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Rhodes v. Scottsdale Community College

United States District Court, D. Arizona

May 14, 2019

James Rhodes, Plaintiff,
v.
Scottsdale Community College, Defendant.

          ORDER

          HONORABLE RANER C. COLLINS SENIOR UNITED STATES DISTRICT JUDGE.

         On January 10, 2019, Defendant Scottsdale Community College (“SCC”) filed a Motion to Dismiss. (Doc. 14.) Plaintiff did not respond. On February 12, 2019, Defendant filed a Motion for Summary Disposition. (Doc. 15.) Again, Plaintiff did not respond. The Court ordered Plaintiff to show cause why he had not responded to the motions and warned Plaintiff that failing to respond could result in dismissal of his case. (Doc. 17.) Plaintiff then filed a motion for an extension of time to file a response because he claimed he had not received the motions. (Doc. 18.) Without explanation, Plaintiff also attached an Equal Employment Opportunity Commission Intake Questionnaire, a letter, and a series of emails. Id. Plaintiff's deadline for filing a response has passed, and no response has been filed. The Court has reviewed the filings and will grant Defendant's motions.

         I. Complaint

         Plaintiff's Complaint alleges that SCC discriminated against him on the basis of age and race. (Doc. 1.) He claims that he sought employment as a teacher. Id. An unnamed Culinary Director told Plaintiff he was too old, lied about hiring procedures, sent defamatory emails to hiring staff, harassed him, and filed false evaluations. Id. Apparently Plaintiff was hired, because his employment was then terminated and given to another instructor. Id.

         II. Standard of Review

         A motion under 12(b)(6) must contain a “short and plain statement of the claim showing that the pleader is entitled to relief.” Fed.R.Civ.P. 8(a)(2). While Rule 8 does not require detailed factual allegations, “it demands more than an unadorned, the defendant unlawfully-harmed-me accusation.” Ashcroft v. Iqbal, 556 U.S. 662, 678 (2009). “[A] complaint must contain sufficient factual matter, accepted as true, to ‘state a claim to relief that is plausible on its face.'” Id. (quoting Bell Atlantic Corp. v. Twombly, 550 U.S. 544, 570 (2007)). A claim is plausible “when the plaintiff pleads factual content that allows the court to draw the reasonable inference that the defendant is liable for the misconduct alleged.” Id. The complaint must contain more than “a statement of facts that merely creates a suspicion [of] a legally cognizable right of action.” Bell Atlantic Corp., 550 U.S. at 555. Furthermore, “[t]hreadbare recitals of the elements of a cause of action, supported by mere conclusory statements, do not suffice.” Id.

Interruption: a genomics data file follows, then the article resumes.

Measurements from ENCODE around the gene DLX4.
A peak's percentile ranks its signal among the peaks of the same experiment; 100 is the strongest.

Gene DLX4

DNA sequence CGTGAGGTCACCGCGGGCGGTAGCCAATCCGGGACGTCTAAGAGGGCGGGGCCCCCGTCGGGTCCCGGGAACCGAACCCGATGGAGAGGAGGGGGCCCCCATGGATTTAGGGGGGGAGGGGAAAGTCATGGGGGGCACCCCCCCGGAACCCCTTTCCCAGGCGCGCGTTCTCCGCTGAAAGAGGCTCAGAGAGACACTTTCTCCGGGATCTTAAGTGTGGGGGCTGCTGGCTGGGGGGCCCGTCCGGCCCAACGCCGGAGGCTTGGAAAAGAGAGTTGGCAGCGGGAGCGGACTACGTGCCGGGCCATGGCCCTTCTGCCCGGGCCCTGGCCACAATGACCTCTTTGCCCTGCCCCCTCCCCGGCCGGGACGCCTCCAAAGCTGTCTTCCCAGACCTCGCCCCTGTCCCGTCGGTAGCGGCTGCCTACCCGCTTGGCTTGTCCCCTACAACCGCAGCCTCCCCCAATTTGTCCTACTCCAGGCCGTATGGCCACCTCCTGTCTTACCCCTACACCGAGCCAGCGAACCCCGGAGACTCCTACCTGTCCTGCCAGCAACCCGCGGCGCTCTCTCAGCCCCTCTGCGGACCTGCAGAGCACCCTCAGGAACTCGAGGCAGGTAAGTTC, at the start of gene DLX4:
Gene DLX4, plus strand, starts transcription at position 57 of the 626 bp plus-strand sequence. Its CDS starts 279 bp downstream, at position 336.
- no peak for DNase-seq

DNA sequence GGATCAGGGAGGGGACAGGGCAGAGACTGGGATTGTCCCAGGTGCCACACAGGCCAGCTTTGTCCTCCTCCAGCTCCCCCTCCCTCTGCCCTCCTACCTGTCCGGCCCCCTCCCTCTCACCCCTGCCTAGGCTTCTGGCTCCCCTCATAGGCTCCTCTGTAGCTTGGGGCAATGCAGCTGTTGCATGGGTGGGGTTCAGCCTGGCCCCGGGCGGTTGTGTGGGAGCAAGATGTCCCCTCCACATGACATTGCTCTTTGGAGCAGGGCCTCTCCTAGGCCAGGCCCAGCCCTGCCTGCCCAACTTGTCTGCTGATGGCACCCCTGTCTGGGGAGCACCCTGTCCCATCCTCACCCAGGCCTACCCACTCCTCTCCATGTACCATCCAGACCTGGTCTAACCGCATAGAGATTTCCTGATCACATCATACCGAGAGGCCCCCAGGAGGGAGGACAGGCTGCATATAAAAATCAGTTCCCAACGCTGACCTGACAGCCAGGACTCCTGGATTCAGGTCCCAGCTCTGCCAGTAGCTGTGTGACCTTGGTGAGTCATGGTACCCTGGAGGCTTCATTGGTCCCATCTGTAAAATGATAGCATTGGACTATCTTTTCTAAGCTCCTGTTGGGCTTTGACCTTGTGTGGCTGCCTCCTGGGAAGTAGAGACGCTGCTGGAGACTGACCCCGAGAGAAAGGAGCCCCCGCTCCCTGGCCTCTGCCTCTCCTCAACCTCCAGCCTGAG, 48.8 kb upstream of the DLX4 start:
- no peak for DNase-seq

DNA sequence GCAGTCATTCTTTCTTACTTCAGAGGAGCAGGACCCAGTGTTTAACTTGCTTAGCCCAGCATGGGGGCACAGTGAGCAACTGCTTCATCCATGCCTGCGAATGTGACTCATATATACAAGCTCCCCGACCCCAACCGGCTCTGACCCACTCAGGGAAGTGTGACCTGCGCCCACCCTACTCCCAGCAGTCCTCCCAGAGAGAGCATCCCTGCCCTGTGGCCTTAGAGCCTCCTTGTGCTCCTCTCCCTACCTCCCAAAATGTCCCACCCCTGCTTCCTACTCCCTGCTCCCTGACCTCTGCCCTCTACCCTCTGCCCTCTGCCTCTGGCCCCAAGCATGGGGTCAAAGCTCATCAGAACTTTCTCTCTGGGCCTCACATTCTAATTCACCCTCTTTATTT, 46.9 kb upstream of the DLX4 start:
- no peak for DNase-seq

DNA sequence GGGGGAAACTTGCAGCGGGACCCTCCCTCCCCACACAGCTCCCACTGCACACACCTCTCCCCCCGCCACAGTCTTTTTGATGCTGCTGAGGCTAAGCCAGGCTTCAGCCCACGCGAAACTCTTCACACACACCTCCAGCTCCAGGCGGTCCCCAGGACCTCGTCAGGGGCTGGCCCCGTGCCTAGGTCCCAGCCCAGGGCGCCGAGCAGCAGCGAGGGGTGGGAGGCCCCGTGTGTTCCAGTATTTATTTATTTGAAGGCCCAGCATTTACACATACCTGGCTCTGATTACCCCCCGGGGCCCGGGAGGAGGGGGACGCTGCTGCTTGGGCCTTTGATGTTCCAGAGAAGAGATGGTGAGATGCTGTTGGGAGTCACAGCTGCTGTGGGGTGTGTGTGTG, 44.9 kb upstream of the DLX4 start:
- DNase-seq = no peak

“Determining whether a complaint states a plausible claim for relief [is] . . . a context-specific task that requires the reviewing court to draw on its judicial experience and common sense.” Iqbal, 556 U.S. at 679. So, although a plaintiff's specific factual allegations may be consistent with a constitutional claim, a court must assess whether there are other “more likely explanations” for a defendant's conduct. Id. at 681.

         If the plaintiff “fails to state a claim on which relief may be granted, ” the District Court must dismiss the claim. 28 U.S.C. §1915(e)(2)(B)(ii). But, a “complaint [filed by a pro se litigant] ‘must be held to less stringent standards than formal pleadings drafted by lawyers.'” Hebbe v. Pliler, 627 F.3d 338, 342 (9th Cir. 2010) (quoting Erickson v. Pardus, 551 U.S. 89, 94 (2007) (per curiam)). While dismissal is appropriate if the complaint's deficiencies cannot be cured by amendment, if the pleading can be remedied through the addition of facts, the claimant should be granted an opportunity to amend a complaint prior to final dismissal. Lopez v. Smith, 203 F.3d 1122, 1127-29 (9th Cir. 2000).

         III. Discrimination and Retaliation Claims

         Plaintiff potentially raises three claims in his Complaint: age discrimination, race discrimination, and retaliation. A complaint of racial discrimination in employment must plead facts supporting the conclusion that a plaintiff: (1) belongs to a protected class; “(2) . . . performed . . . [his] job satisfactorily; (3) . . . suffered an adverse employment action; and (4) . . . [was] treated . . . differently than a similarly situated employee who does not belong to the same protected class as . . . plaintiff.” Cornwell v. Electra Cent. Credit Union, 439 F.3d 1018, 1028 (9th Cir. 2006).

         Furthermore, a claimant can establish a claim of age discrimination if he pleads facts demonstrating: (1) he is over forty years old; (2) he suffered an adverse employment action; (3) he was qualified for the position; and (4) he was replaced with a younger person with similar qualifications or under facts suggesting discrimination. See Diaz v. Eagle Produce Ltd., 521 F.3d 1201, 1207-08 (9th Cir. 2008).

         Finally, “to establish a prima facie case of retaliation, a plaintiff must demonstrate: (1) a protected activity; (2) an adverse employment action; and (3) a causal link between the protected activity and the adverse employment action.” Cornwell, 439 F.3d at 1034-35.

         IV. Motion to Dismiss

         Defendant's Motion to Dismiss argues that SCC is not a jural entity and is therefore not a properly named defendant. Furthermore, Plaintiff has pleaded insufficient facts to ...


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